MADISON, Wis. – Reflecting national trends, the number of students in the University of Wisconsin System seeking help for behavioral health issues has increased dramatically over the last decade.
As detailed in a presentation to the Board of Regents Thursday, student visits to campus counseling centers across the UW System have increased by 55% since 2010, with depression and anxiety the most prevalent issues. The number of students who have considered suicide is also on the rise.
“It is our duty as educators to put our students in the best possible position to succeed,” UW System President Ray Cross said. “Research shows that behavioral health issues significantly affect the academic success and retention of our students.”
According to National College Health Assessment (NCHA) data, 23% of UW System students reported being diagnosed or treated for depression in 2015, and 27% reported being diagnosed or treated for anxiety.
While it is a positive sign that students are increasingly comfortable seeking services, the challenge is keeping pace with the need. Currently, behavioral health issues account for nearly one-third of student visits to UW System’s campus health services centers. Furthermore, because of limited access to psychiatric services, students are increasingly relying on campus health services for this support. Access to psychotropic medication assessment and management is also a struggle.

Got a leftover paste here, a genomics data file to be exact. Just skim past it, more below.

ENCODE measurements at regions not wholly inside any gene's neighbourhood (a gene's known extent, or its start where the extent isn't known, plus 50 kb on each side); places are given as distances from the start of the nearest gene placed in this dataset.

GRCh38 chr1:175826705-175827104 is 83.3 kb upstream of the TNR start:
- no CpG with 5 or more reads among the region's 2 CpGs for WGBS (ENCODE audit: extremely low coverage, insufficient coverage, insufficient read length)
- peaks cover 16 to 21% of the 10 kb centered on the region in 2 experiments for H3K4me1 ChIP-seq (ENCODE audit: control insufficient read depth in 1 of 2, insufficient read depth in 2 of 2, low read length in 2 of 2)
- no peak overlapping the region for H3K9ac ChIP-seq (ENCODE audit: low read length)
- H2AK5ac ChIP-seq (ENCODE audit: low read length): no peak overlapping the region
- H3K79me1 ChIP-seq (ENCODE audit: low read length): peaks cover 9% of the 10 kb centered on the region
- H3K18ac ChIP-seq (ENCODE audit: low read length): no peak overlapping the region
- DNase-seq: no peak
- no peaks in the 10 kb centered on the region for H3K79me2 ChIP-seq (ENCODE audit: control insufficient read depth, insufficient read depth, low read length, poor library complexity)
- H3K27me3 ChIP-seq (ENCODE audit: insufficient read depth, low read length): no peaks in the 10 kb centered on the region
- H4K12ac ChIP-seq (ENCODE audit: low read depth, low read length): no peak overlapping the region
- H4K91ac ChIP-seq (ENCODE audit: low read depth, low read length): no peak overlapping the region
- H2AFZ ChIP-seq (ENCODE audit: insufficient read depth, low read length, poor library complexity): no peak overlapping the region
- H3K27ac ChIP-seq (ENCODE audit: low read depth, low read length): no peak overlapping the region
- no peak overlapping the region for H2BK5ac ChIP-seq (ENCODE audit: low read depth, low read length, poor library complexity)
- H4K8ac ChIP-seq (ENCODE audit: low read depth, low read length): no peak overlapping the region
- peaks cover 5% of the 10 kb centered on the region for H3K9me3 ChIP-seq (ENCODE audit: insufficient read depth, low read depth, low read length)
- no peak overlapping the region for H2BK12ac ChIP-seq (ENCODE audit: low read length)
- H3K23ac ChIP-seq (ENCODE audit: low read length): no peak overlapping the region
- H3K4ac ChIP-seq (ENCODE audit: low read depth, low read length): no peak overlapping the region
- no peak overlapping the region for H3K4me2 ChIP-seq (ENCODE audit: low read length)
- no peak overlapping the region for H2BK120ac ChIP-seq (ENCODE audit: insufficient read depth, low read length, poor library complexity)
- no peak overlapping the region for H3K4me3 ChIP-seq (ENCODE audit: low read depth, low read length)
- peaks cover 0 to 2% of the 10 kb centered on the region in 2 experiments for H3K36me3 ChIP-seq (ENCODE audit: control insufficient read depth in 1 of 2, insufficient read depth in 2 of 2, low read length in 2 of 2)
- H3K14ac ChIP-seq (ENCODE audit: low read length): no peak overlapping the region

To meet demand, many campuses have increased the number of counselors available, but a panel of Senior Student Affairs Officers told Regents that it’s an ongoing challenge to keep up.
According to the 2017-18 UW System Counselling Impact Assessment Program, 22% of students thought about leaving school prior to counseling and 77% of those who considered leaving school said counseling helped them persist. In addition, 83% said their primary health issues improved due to counseling services
In addition to increased staffing, other suggested tactics to help students included increased training on how to recognize and treat behavioral health issues, and greater partnership with the K-12 system.
The University of Wisconsin System serves more than 170,000 students. Awarding 36,000 degrees annually, the UW System is Wisconsin’s talent pipeline, putting graduates in position to increase their earning power, contribute to their communities, and make Wisconsin a better place to live. More than 80 percent of UW System graduates stay in Wisconsin five years after earning a degree. The UW System provides a 23:1 return on state investment. UW System institutions also contribute to the richness of Wisconsin’s culture and economy with groundbreaking research, new companies and patents, and boundless creative intellectual energy.